By the time of our epiphany in the blueberry field, circa 2000, the Jersey Shore story was on to a new chapter, evident when the sun went down and the orange penumbra of Atlantic City rose above the pines to the East. An A.C. renaissance was ablaze, stoked by speculators who had watched Las Vegas developers upscale their casinos in the 1990’s and reap windfalls. The year 2003 saw the opening of the Borgata, a 2,002-room luxury hotel and casino with celebrity-chef restaurants, wine bars, a spa—and neighboring casinos planned to sharpen up their acts to compete. By 2004, Asbury Park—Bruce Springsteen’s muse—was making news with its own rebirth, driven by an ad hoc coalition of artists and bootstrapping entrepreneurs who’d begun to revitalize the city’s downtown. Suddenly, big-money New York developers were buying parcels of land near the boardwalk, and locals were fighting to save what landmarks remained from Asbury Park’s early heyday.
We were eager to see what the strong arm of prosperity along the Shore had wrought; to see what—if any—of its strange and wonderful history remained. So we mapped a lazy route north from Cape May to Asbury Park, about 35 miles from New York Harbor, allowing for time to explore towns large and small in between. We were looking, in the birthplace of the summer seashore escape, for evidence that the American beach vacation still endured on a scale that was personal, humane, and real. Even the most loyal Jersey partisans will tell you that summer traffic on the Shore is no joy ride. So to avoid the weekend rush, we sped down the Garden State Parkway from New York City on a Wednesday afternoon in August and glided into Cape May, one of the best-preserved Victorian districts in America, with crape myrtles sprouting from the sidewalks and American-flag bunting hanging from impeccable gingerbread porches laden with rockers and wicker furniture. On one, two men snoozed, mouths agape.
We headed straight for the beach, settled under a Provence-worthy canvas umbrella and eavesdropped on our neighbors. Talk among locals that day centered on whether the ex-Helmsley tycoons Curtis Bashaw and Craig Wood have ruined or saved Cape May; the clutch of inns and rooms they’ve developed in the last decade—Congress Hall, the Virginia Hotel, the Star Inn, the list goes on—are the most consistently attractive offerings in town. When we retreated from the seaside, lightly grilled, we ducked into the Virginia Hotel for a quick drink and appetizers at the Ebbitt Room, whose cheeky style (Louis XIV chairs in bright-white crocodile leather) invited the question, Does Cape May need foie gras? Our answer was no, but we polished off the pistachio-dusted scallops and ravished the impressive cheese plate nonetheless.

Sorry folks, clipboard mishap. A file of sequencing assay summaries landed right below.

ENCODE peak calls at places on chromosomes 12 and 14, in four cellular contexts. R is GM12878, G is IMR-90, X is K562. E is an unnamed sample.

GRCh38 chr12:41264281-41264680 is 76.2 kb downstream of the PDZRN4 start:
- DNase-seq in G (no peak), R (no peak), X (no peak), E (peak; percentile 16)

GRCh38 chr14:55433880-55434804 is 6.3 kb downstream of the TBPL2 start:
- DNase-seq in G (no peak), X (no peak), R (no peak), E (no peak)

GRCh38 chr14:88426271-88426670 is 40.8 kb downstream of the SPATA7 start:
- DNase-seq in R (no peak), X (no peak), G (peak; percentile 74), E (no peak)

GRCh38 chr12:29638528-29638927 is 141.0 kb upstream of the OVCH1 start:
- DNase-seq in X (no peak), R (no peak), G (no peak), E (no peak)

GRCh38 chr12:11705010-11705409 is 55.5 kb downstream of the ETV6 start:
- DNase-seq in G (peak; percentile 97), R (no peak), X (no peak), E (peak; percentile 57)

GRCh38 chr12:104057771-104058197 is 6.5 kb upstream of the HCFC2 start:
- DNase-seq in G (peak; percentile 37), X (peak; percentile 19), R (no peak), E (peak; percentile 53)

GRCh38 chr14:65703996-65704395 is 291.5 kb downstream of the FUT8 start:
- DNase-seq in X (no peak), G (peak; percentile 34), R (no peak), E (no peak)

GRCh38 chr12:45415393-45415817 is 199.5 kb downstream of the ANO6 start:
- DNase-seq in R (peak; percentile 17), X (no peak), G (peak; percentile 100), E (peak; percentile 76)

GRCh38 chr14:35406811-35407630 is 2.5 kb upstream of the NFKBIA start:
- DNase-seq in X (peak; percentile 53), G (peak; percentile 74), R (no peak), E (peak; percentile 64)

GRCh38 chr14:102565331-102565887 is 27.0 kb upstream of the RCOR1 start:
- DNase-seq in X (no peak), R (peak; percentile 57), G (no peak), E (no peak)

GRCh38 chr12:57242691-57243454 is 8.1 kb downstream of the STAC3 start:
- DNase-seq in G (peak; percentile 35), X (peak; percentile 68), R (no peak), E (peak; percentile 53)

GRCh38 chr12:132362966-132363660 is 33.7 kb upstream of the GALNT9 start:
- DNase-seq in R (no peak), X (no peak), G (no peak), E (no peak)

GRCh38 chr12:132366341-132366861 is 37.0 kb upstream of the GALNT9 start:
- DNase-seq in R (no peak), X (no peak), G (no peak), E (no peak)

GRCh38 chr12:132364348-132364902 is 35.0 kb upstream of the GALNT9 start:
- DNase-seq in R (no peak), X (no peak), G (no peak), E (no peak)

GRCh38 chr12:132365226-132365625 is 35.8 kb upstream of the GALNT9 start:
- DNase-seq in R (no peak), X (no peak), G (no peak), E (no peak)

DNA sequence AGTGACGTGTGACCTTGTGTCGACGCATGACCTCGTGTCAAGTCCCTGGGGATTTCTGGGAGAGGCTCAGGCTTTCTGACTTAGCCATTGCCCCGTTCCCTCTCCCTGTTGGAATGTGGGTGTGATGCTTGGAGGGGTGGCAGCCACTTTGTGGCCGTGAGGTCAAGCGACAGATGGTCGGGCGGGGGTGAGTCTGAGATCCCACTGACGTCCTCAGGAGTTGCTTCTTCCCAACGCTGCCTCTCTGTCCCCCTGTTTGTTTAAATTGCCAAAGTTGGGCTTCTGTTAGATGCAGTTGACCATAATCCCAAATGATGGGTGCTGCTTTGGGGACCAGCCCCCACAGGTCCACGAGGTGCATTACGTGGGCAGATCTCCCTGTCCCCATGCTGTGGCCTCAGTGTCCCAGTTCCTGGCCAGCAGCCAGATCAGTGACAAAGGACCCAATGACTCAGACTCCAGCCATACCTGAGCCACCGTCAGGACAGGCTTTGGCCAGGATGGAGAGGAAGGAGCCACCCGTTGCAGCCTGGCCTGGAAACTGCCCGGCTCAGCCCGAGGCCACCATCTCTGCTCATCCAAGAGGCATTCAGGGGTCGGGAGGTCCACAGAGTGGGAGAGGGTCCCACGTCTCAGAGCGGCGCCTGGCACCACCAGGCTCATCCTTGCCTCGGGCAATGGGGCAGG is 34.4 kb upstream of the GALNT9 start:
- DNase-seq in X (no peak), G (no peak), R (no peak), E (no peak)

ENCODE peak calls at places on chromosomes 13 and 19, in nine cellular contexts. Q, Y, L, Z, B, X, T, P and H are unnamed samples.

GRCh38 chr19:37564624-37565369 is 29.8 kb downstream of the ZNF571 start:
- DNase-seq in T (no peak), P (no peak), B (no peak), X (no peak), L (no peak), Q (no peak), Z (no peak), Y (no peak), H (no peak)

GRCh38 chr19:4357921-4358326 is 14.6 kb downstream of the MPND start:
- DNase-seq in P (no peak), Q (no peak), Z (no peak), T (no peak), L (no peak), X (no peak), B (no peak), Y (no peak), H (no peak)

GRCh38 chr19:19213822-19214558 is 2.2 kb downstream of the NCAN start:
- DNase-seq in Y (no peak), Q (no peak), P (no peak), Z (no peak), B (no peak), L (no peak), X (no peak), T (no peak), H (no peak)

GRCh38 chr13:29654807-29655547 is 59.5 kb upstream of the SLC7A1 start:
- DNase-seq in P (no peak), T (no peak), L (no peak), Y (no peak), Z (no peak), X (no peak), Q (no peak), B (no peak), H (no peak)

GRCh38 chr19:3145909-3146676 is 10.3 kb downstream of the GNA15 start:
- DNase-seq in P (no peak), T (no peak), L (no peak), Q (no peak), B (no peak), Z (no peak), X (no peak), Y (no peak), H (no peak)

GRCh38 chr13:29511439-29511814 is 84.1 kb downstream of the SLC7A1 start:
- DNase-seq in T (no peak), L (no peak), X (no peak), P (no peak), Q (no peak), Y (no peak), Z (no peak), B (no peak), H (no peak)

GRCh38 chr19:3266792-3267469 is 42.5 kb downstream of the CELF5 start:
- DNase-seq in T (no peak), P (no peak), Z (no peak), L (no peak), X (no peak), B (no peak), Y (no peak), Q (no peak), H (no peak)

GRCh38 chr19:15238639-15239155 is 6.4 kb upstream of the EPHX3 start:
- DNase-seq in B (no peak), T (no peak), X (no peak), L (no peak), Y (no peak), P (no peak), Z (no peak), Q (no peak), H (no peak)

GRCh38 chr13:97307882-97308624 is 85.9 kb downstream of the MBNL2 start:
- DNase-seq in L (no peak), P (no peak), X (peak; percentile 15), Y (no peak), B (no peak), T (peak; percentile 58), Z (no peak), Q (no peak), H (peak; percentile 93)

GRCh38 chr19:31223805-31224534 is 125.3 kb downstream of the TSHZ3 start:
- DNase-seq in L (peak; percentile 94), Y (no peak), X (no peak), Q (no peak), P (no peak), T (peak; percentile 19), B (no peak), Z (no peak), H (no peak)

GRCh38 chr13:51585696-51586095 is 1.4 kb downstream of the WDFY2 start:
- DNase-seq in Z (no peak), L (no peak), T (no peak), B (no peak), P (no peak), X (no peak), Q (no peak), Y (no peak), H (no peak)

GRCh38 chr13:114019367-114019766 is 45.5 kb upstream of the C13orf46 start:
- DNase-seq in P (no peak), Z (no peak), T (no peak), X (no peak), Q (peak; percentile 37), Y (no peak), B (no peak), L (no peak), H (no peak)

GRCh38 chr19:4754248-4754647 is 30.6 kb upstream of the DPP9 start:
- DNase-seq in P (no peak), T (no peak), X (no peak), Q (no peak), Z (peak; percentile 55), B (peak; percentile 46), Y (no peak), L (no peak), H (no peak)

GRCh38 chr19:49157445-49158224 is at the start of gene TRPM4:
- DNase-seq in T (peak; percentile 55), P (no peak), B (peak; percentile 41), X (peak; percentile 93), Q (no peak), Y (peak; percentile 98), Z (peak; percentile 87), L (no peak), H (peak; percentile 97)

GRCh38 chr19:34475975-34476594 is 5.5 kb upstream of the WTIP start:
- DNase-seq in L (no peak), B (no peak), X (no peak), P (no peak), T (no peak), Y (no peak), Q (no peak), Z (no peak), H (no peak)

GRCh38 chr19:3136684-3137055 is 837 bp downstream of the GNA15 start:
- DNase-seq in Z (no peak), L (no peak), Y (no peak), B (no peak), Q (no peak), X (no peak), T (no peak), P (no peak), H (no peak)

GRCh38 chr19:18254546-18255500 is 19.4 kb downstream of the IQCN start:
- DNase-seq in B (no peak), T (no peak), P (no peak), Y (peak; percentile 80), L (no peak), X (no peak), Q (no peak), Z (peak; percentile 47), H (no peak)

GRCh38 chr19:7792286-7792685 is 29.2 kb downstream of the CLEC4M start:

We moved to the bar as evening descended, and watched as the town shuffled back to life, the streets filling with families looking to satisfy cravings for sea critters and beer. We followed a procession of minivans on a short drive to the Lobster House, on one of the fishing docks that hug the bay side of town. As with the Garden State Parkway, some careful scheduling is required to access the charms of the Lobster House. Do not show up at 7 p.m., as we did initially, or you will be informed of a one-hour wait and handed a vibrating beeper. Though you can skip the dining room and settle for gluey chowder and mangled clams from the outdoor grill and raw bar, you’d be better off taking a stroll on the beach—or through Cape May—and arriving at the Lobster House at 8:45 p.m. By then there is no competition for a seat at the handsome bar, and you’ll have the undivided attention of professional, white-jacketed bartenders. Order local oysters on the half shell, chilled lobster, and cold Dogfish Head beers.
We had booked too late in the season to find a room in Cape May, but we found one in Wildwood Crest. Although it’s just a 10-minute drive north from the Ebbitt Room, it seemed to be in a different land altogether—a vision out of John Waters’s fantasies. A beautiful collection of colored neon signs cast their glow on 1950’s-era cinder-block motels—Tangiers, Isle of Capri, the Biscayne, the Pyramid—tidy, basic, whitewashed to a glossy shine every May. As much as we like Cape May and its Victorian architectural perfection, Wildwood Crest is thrillingly democratic; there’s no fee for the beach here, and you won’t find a bartender in a white jacket. Children rule the sand at Wildwood Crest and its vest-pocket motel pools. For parents of Gen-X vintage, the attraction may be ironic, like a good B-52’s song, and pragmatic: the motels aren’t luxurious, but they’re a great value (barely topping $100 a night), and will the kids give a damn about thread count?
If they do, their parents can drive up the beach to Atlantic City and check in to the Borgata, where the sheets are Egyptian cotton. From a distance the casino, a tall black slab, looks somewhat insubstantial—as though a laptop fell from the sky into the marshlands. But once you drive into the porte cochère, which accommodates six lanes of traffic, you realize the power of some 2,000 rooms: a small army of valets descends upon new arrivals, and there’s likely to be a long, meandering queue to the check-in desk. An opulent corporate whimsy reigns: Dale Chihuly glass sculptures hang from the ceilings; what’s not marble is covered in brightly colored, harlequin-patterned fabrics; a powdery vanilla fragrance hangs in the air.